Not if I Can Help It
Willa lives with her dad, while her mom and her mom's new husband live a couple of hours away. Willa loves her best friend Ruby, but when Ruby's mom and Willa's dad start dating, and that starts getting serious, Willa doesn't like it. There are some things she doesn't even want her best friend to know about, like how she can't have itchy socks or eat certain foods because the texture grosses her out. Ruby is excited about their parents moving in so they can be sisters, but Willa doesn't want things to change.
A very authentic part of this book is a know-it-all character (Avery) who makes life harder for Willa, but who also shares some things in common with her. Willa's babysitter and stepparents work cooperatively toward her care, and readers who do not have sensory processing disorder or executive function issues will still connect to many of Willa's concerns, even if her worries present in a more extreme way. Although Willa is pretty self-absorbed, which is not a very likeable trait, her irritation and frustration are familiar, and the pacing moves quickly.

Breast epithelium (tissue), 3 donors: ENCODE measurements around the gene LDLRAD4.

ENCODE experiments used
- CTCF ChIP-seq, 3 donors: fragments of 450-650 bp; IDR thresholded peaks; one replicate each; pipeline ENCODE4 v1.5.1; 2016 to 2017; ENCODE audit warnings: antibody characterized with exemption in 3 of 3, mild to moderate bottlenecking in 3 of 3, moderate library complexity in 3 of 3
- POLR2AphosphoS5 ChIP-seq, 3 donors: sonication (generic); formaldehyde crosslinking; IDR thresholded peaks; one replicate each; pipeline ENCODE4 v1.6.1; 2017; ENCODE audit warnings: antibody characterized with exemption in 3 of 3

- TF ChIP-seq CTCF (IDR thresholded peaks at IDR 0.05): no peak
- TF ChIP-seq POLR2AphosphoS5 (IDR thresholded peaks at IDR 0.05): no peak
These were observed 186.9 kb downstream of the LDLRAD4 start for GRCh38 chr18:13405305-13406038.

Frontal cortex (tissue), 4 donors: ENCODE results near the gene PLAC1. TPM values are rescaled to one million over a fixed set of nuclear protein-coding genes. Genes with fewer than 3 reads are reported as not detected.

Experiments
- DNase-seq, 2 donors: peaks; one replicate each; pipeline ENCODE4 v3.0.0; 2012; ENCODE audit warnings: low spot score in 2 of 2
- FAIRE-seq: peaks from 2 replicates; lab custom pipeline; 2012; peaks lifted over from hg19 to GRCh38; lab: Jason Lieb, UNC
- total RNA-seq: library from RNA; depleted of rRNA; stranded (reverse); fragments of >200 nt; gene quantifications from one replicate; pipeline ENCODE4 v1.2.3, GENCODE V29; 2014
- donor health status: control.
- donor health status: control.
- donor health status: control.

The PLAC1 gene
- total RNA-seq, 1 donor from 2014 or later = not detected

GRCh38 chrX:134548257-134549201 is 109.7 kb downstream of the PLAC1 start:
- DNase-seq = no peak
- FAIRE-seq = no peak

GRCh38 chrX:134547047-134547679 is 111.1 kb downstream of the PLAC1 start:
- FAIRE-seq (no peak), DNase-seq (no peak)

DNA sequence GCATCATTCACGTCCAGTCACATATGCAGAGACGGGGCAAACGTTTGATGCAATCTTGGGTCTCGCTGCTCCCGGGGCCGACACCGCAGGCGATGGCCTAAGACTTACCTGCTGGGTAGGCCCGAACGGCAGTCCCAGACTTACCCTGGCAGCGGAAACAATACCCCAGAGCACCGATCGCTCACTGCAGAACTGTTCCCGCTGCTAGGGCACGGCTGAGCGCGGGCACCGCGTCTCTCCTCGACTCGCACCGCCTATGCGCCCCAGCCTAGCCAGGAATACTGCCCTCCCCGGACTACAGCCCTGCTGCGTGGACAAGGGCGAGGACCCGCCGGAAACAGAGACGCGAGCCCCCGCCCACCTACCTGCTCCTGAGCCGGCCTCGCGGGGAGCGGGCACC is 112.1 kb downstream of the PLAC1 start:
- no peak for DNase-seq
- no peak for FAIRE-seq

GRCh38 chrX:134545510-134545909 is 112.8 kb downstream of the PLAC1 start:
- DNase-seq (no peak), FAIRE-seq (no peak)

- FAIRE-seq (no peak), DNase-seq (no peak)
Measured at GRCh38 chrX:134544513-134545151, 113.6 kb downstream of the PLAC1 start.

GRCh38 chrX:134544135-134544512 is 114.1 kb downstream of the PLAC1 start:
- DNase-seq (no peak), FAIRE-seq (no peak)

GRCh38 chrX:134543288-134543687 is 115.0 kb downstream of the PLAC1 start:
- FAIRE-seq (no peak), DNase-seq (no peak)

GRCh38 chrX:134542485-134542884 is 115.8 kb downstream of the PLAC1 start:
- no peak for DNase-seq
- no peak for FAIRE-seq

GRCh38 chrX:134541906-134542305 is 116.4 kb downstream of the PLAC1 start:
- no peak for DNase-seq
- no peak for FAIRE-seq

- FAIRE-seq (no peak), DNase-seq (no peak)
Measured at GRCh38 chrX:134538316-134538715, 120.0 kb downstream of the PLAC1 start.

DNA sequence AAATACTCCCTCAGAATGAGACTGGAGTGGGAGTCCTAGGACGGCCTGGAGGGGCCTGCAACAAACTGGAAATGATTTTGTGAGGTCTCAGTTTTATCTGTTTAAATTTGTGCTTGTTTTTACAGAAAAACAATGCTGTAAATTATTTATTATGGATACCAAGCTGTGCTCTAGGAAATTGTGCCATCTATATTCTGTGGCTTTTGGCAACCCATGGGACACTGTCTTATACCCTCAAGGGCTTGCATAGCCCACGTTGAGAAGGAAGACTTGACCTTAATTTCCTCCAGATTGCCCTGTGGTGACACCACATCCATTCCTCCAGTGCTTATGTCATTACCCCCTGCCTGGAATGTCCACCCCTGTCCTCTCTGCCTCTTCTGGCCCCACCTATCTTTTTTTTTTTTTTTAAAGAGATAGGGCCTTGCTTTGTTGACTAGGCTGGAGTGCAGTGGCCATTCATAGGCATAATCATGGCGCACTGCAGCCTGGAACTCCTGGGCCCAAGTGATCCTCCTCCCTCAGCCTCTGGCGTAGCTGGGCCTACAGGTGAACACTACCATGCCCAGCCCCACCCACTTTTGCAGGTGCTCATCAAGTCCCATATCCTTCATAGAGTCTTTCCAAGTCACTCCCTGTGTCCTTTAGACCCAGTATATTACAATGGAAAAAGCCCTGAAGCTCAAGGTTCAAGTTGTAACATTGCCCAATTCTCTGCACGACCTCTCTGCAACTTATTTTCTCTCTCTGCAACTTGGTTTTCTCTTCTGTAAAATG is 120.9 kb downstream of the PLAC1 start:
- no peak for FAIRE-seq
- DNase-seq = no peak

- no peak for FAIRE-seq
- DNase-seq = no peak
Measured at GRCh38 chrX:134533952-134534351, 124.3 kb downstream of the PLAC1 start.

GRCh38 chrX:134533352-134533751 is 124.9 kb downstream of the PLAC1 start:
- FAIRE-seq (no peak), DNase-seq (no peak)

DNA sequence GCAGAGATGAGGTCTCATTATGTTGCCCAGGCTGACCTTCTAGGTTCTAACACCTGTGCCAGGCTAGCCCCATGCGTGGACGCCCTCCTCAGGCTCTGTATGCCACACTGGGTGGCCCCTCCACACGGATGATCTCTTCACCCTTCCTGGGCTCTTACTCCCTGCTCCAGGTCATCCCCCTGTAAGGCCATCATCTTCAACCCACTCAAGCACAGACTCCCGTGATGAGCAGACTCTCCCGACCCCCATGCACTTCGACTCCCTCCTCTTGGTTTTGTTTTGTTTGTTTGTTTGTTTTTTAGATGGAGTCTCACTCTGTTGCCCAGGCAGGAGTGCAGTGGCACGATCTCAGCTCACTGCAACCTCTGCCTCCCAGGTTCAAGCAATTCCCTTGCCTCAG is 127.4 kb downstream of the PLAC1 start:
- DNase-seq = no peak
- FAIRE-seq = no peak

"This is why I don't like surprises. There's no place to put them, no way for them to feel normal in my body. But everybody expects you to deal with them. No, everybody expects you to be excited about them, like how Ruby squealed and smiled when they dumped the news on us.
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